For example, when you’re in a course and you’re studying, you’ll maybe realize that you don’t know the material as well as you should. And what you’ll do is…study more. 20 year old students won’t always do that, they’ll just take the marks that they get. You won’t, you’ll be committed, and your marks will show it. Again, mature students generally do very well marks wise, and it’s all because of their committment.

My experience

So I applied when I was 50, and got accepted. But since I’d failed out previously, they didn’t let me into the program directly – I had to prove myself first. So I took 2 courses a term as ‘non-degree’ status. I did that for two terms and my marks were good. I petitioned, and they accepted me into their three year degree program. My first attempt from when I was a kid was still part of my transcript, those marks brought my average down and I didn’t have the overall average necessary to meet the requirements for a four year honours degree.

I kept taking 2 courses per term. That meant studying almost every night and on weekends. I kept a calendar and kept well ahead of classes. Assignments were done the weekend before they were due (again, this is the type of behavior that will set you apart from younger students, and contributes to your success). Eventually I pulled my overall average up, and they let me shift into a 4 year honours program, majoring in a fairly competitive discipline.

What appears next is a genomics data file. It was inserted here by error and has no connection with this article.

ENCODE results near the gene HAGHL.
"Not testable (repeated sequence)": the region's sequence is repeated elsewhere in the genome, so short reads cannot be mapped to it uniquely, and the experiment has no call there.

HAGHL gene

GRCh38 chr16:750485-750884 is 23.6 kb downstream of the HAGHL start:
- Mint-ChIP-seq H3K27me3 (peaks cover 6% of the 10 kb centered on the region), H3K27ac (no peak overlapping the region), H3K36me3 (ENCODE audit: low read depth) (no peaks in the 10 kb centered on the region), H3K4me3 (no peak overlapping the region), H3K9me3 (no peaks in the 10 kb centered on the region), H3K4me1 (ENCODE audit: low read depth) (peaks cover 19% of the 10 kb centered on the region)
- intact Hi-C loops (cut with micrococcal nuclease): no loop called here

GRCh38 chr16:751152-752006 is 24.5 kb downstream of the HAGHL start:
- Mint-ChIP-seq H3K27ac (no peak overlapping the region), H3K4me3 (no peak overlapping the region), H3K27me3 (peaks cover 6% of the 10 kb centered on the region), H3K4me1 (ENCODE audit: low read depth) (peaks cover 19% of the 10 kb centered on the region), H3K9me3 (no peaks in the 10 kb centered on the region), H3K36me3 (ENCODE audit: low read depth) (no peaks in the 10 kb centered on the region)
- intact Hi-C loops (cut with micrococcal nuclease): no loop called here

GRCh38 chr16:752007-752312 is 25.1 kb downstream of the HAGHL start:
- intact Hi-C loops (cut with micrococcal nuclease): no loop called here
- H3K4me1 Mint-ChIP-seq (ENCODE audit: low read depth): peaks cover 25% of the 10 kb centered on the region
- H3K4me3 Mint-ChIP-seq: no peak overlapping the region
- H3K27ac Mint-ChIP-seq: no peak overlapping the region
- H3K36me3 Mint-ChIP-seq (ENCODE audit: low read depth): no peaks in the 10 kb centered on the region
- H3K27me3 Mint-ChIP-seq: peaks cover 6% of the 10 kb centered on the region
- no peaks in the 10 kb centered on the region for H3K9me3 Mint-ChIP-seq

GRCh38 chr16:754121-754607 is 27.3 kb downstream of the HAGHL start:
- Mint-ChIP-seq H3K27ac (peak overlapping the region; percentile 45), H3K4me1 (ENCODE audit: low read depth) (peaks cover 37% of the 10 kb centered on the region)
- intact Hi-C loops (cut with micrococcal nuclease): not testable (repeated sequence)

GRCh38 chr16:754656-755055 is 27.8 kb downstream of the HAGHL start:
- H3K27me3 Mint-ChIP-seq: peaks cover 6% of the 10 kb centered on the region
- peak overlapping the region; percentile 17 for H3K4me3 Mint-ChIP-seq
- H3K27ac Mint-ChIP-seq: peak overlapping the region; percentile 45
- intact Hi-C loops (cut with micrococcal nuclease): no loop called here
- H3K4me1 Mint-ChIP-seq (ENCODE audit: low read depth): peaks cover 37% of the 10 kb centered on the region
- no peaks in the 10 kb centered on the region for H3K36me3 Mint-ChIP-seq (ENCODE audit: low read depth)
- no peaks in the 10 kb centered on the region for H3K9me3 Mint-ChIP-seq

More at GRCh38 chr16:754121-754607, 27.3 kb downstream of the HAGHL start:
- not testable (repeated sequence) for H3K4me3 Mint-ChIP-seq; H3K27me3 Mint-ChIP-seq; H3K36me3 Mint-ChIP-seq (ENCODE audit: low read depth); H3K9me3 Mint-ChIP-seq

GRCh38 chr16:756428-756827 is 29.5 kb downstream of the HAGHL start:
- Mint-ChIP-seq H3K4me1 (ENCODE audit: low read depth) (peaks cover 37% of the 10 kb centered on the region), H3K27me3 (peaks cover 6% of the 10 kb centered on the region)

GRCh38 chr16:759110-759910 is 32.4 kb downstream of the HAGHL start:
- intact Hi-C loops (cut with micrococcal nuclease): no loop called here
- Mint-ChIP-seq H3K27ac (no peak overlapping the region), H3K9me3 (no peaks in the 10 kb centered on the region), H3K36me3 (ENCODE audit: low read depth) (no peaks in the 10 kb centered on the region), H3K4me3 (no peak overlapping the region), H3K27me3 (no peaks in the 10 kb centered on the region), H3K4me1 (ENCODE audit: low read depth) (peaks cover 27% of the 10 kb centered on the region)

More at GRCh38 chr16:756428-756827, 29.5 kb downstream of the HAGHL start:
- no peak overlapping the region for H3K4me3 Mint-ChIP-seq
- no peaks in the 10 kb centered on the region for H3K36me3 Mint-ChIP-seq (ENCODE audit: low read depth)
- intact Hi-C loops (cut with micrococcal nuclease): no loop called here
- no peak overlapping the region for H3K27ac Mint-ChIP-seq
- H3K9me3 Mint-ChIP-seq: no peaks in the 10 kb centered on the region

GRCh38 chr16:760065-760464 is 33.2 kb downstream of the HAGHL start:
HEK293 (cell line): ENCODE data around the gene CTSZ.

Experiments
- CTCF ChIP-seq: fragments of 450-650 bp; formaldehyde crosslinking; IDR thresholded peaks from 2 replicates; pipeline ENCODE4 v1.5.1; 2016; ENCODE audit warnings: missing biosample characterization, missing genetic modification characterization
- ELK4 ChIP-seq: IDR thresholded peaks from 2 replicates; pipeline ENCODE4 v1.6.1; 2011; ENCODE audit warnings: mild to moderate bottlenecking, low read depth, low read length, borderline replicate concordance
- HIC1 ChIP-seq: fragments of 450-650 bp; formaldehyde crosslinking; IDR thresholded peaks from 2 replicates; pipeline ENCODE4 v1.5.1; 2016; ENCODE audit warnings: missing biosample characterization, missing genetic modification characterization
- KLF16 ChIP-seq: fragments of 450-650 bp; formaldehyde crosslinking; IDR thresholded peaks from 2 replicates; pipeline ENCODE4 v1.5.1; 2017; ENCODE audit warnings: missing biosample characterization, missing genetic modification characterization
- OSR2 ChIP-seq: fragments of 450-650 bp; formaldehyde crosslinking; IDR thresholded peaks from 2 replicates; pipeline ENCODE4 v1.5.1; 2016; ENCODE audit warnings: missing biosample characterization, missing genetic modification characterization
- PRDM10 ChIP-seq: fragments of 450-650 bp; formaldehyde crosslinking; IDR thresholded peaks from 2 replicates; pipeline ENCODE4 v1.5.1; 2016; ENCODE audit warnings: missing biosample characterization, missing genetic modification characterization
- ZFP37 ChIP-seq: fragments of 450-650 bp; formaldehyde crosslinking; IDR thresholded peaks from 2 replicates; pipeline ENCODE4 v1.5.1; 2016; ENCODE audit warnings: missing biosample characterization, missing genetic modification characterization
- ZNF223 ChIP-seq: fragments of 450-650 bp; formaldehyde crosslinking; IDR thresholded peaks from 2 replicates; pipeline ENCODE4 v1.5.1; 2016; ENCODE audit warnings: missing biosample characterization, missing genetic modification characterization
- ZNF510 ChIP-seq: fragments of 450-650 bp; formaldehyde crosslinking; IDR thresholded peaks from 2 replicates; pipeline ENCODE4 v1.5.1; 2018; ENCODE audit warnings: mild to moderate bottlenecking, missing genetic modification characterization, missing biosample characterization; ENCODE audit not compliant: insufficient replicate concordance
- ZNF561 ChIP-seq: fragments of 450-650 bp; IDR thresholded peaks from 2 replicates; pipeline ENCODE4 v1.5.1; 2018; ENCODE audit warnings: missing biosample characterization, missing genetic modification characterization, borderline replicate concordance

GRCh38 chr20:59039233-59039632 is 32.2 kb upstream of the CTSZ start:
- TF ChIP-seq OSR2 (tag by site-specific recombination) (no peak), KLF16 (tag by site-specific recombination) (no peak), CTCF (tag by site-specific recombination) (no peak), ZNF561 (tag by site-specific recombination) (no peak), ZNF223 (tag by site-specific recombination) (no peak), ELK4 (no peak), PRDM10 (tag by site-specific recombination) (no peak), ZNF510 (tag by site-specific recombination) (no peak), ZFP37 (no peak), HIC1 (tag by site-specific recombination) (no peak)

During this time, I went to class about 3 days a week, for a couple hours first thing in the morning. Or, sometimes I had evening classes for 3 hours one night a week. I attempted to stay away from going back and forth to the school, by watching the timing of the courses I was registering for.

5 years later, success. I completed my educational requirements, my last terms were ‘with distinction’, and I got my rectangular piece of paper I keep somewhere in my files with my mortgage and life insurance papers.

Not done yet

By this point both my kids were through their undergrad and working on masters degrees. So I figured what the heck, I’ll get a masters. Applied, and got accepted (since my marks were now pretty decent).

My masters degree was course based, and 100% online. So now I just watched the videos at lunch time or evenings, and studied evenings and weekends. Again I took two courses a term, 3 terms a year, for 2 years. Last December I graduated with a masters.


My first recommendation is, if you’re thinking about upgrading your education, do it. And do it now. It’s way more fun than you expect, meeting other people, learning new stuff that you’re interested in, and it’s also challenging. Plus you’ll likely excel more than you think.

Cost isn’t too bad. Since it’s just tuition, and you should continue to work full time, the costs are in the thousands per year and should be affordable if you’re working full time.

I did get a bit stressed before exams sometimes, but not as bad as you might think, because I knew I was prepared. In terms of family life, I did have to put my other hobbies on hold. I had to watch when our family vacation was (family vacation in August, final exams in August, and exams take precedence). And my spouse kicked in and helped a lot – the lawn maybe didn’t always get cut as frequently as it should’ve.

All in all, I would do it again in a heartbeat, and recommend that if you’re thinking about it, you should do it to.